National murder rates see
Published 12:00 am Sunday, January 9, 2000
lowest level in 30 years
By MICHELLE J. WILSON
Pike County is not the only place where homicides are in decline. The decreasing homicide rate here follows a nationwide trend, according to the U.S. Department of Justice.
With the largest cities leading the way, the nation’s murder rate in 1997 fell to its lowest level in three decades, said "Homicide Trends in the United States," which is published by the Bureau of Justice Statistics.
Much of the decline was in those cities with more than one million inhabitants, where the rate fell from 35.5 per 100,000 population in 1991 to 20.3 per 100,000 in 1998, the report said. The sharp increase in homicides in the late 1980s and much of the subsequent decline are attributed to a rise and fall in gun violence by juveniles and young adults. Despite the encouraging improvement since 1992, the levels of gun homicides by juveniles and young adults are well above those of the mid-’80s.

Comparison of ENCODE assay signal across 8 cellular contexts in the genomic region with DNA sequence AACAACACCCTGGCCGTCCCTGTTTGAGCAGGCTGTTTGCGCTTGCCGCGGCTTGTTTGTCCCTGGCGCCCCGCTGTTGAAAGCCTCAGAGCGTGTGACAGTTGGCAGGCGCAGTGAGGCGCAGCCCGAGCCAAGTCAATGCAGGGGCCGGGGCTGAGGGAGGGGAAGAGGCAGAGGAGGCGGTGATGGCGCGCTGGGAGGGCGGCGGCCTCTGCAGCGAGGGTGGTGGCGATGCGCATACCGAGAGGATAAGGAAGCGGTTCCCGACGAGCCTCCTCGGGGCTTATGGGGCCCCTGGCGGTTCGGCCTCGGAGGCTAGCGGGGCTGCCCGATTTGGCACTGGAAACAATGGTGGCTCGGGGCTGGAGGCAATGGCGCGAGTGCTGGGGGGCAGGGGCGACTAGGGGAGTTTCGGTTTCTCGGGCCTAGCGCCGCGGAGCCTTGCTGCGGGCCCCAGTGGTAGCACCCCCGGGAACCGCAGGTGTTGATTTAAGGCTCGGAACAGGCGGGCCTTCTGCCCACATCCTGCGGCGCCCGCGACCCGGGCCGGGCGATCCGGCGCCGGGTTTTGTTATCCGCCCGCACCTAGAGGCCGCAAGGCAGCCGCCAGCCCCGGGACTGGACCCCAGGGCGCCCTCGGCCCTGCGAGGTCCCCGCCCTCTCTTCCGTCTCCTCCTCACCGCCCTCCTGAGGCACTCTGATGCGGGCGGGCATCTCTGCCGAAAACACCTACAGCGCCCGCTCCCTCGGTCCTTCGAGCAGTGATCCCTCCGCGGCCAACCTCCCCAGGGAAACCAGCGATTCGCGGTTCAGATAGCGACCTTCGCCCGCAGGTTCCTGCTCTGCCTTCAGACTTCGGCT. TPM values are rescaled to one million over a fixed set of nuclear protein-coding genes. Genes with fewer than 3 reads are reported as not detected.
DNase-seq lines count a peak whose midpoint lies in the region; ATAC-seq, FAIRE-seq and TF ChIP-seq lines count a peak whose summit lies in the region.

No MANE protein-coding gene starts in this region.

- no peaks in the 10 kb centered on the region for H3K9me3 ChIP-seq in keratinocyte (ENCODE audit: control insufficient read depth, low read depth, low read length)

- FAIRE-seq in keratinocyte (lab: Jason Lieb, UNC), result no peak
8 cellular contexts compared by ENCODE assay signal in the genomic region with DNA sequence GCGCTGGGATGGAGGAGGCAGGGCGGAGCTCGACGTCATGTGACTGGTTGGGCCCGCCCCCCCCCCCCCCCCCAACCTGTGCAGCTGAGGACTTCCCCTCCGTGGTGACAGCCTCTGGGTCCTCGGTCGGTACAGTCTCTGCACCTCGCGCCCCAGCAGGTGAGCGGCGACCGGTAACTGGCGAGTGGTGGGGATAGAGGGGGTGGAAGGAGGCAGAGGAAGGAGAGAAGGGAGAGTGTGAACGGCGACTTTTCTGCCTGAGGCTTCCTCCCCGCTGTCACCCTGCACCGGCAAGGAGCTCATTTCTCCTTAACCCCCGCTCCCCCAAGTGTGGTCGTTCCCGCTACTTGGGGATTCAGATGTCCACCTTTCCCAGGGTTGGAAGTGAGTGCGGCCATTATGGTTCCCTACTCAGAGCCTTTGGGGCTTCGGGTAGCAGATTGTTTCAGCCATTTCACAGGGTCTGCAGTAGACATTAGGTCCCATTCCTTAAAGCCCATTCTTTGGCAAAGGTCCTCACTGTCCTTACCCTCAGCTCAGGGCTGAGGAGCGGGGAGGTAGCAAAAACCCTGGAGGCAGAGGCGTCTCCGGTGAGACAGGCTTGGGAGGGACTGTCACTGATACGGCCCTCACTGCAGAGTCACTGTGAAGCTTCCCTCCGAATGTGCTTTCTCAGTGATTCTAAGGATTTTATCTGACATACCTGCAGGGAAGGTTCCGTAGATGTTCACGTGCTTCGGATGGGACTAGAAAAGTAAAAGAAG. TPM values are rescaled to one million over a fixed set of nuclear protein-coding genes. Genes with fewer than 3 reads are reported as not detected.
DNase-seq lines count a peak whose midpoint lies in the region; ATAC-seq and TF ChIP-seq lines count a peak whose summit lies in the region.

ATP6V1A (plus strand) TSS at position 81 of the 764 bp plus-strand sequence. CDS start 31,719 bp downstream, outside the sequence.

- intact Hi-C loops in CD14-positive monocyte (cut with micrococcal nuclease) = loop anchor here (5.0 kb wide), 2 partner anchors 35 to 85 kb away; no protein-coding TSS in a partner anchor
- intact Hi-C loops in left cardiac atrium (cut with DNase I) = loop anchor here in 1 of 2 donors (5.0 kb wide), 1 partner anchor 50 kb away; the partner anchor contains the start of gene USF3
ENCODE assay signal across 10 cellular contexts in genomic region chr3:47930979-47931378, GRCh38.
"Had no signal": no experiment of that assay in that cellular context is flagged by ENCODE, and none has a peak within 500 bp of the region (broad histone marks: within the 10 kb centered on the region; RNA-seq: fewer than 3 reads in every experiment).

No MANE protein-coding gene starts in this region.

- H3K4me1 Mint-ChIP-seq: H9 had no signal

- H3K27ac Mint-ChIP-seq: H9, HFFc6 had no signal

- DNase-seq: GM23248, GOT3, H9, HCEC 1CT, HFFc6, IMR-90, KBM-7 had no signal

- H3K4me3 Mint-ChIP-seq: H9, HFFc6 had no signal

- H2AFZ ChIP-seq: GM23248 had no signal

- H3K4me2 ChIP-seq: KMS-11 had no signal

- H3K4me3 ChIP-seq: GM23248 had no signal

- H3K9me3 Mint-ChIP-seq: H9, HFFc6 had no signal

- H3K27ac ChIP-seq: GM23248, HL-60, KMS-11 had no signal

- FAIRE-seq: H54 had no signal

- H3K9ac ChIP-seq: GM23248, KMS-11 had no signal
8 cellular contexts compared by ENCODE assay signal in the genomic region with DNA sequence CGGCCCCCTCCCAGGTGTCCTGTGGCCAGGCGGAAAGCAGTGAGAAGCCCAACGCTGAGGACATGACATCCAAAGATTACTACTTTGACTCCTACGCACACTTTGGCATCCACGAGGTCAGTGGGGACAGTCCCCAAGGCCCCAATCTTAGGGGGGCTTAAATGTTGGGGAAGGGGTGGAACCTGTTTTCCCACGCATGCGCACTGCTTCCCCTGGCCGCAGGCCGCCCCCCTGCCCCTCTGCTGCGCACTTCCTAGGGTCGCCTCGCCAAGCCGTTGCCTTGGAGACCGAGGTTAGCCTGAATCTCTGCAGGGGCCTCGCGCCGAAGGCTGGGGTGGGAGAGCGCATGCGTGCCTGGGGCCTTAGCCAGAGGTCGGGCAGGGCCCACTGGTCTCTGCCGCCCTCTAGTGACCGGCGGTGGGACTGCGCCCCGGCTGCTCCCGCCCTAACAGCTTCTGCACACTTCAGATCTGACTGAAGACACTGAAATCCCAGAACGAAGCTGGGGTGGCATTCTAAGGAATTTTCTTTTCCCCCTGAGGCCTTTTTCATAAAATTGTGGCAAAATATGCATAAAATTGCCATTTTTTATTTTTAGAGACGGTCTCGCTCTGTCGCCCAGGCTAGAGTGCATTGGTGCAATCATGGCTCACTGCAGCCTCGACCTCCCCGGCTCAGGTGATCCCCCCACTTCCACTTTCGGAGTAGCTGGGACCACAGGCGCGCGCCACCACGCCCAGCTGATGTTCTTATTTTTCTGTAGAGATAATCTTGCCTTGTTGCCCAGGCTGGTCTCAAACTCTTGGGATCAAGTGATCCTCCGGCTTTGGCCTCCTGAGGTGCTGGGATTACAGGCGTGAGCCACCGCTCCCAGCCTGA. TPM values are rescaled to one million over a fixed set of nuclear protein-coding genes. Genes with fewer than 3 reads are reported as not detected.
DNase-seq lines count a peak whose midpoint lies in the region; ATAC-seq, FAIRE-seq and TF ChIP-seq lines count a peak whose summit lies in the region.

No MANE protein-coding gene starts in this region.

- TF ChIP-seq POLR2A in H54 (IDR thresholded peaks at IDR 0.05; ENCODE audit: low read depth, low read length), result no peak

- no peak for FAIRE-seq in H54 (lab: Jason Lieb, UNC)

"Homicide is of interest not only because of its severity but also because it is fairly reliable barometer of all violent crime," according to a justice department spokesman. "At a national level, no other crime is measured as accurately and precisely."
Although the murder rate is in decline, members of the Troy Police Department are concerned about the high number of property crimes reported last year, said Chief Anthony Everage.
This is where the department plans to focus its efforts in the new year, Everage said.
"We’re fixing to start a neighborhood watch program once we move back into the Public Safety Building," he said.